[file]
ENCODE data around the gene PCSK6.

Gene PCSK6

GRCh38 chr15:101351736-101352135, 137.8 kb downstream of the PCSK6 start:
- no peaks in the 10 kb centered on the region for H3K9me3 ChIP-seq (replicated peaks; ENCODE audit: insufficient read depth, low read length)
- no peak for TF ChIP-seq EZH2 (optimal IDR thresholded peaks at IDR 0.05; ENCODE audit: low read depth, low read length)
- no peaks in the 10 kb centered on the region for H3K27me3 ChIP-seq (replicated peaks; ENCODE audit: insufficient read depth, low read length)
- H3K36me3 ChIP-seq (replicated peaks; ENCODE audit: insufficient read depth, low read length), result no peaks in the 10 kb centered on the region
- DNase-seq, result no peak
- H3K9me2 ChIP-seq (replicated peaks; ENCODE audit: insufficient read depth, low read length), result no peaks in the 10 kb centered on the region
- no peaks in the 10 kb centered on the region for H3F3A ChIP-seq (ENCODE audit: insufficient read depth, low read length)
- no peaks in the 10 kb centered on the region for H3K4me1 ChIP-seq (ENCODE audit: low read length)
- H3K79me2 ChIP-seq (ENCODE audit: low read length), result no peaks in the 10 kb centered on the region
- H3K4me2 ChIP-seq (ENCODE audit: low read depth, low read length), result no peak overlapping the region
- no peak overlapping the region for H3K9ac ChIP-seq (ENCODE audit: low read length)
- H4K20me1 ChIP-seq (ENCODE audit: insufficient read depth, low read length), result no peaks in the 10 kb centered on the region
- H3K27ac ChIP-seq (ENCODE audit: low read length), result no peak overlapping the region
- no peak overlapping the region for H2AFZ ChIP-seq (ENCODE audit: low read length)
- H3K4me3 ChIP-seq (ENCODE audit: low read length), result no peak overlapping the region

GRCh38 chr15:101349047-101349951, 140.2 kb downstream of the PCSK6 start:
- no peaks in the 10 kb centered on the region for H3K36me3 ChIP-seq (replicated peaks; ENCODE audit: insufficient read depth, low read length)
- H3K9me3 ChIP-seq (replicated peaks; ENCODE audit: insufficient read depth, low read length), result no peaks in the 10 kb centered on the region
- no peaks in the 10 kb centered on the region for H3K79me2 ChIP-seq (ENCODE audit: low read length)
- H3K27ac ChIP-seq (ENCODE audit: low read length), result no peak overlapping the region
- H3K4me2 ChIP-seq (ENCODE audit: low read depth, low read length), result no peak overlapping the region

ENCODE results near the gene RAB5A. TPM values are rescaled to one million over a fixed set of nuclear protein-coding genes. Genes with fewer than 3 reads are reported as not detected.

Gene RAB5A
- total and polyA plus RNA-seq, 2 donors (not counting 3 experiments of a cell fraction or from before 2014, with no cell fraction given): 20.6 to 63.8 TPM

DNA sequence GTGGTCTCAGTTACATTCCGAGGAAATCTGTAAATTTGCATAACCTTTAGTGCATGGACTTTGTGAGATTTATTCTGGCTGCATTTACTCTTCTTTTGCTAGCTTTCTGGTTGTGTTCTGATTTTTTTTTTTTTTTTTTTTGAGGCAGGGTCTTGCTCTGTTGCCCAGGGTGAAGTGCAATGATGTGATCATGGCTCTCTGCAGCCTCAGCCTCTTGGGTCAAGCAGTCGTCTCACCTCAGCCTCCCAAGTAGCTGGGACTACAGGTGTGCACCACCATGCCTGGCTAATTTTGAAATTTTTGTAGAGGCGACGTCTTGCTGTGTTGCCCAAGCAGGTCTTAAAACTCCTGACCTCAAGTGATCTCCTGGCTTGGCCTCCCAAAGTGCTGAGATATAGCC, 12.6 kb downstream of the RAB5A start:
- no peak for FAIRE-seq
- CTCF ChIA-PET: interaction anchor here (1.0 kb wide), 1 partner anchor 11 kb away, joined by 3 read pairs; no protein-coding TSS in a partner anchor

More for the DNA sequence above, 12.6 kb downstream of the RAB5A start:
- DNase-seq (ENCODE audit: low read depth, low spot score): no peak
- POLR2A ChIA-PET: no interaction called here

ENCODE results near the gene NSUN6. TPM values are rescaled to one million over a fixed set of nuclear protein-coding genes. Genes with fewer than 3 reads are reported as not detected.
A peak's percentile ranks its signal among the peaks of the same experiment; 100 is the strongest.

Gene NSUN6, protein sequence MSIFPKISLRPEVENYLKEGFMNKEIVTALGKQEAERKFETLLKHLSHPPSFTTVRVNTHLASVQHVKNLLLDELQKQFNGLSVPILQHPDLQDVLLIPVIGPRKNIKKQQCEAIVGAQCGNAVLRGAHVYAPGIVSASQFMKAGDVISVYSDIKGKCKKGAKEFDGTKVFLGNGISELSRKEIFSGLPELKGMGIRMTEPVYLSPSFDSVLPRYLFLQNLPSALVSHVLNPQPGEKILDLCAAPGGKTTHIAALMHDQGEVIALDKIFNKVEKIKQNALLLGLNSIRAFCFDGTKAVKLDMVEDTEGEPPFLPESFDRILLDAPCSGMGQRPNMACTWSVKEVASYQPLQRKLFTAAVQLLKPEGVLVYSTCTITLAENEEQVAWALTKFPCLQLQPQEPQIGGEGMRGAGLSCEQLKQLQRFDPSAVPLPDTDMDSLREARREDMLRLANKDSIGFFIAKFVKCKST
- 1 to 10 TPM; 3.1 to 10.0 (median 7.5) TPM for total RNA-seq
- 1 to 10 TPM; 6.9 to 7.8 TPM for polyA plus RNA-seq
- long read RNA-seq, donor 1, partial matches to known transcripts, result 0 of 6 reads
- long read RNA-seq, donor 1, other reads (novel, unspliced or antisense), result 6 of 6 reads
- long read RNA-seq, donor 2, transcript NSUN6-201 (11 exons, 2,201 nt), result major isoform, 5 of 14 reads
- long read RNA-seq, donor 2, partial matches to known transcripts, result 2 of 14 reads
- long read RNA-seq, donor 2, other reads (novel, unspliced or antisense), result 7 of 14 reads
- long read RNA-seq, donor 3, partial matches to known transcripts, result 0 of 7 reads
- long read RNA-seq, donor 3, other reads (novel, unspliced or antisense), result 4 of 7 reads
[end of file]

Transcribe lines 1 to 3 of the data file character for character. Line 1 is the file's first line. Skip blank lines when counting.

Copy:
ENCODE data around the gene PCSK6.

Gene PCSK6

GRCh38 chr15:101351736-101352135, 137.8 kb downstream of the PCSK6 start: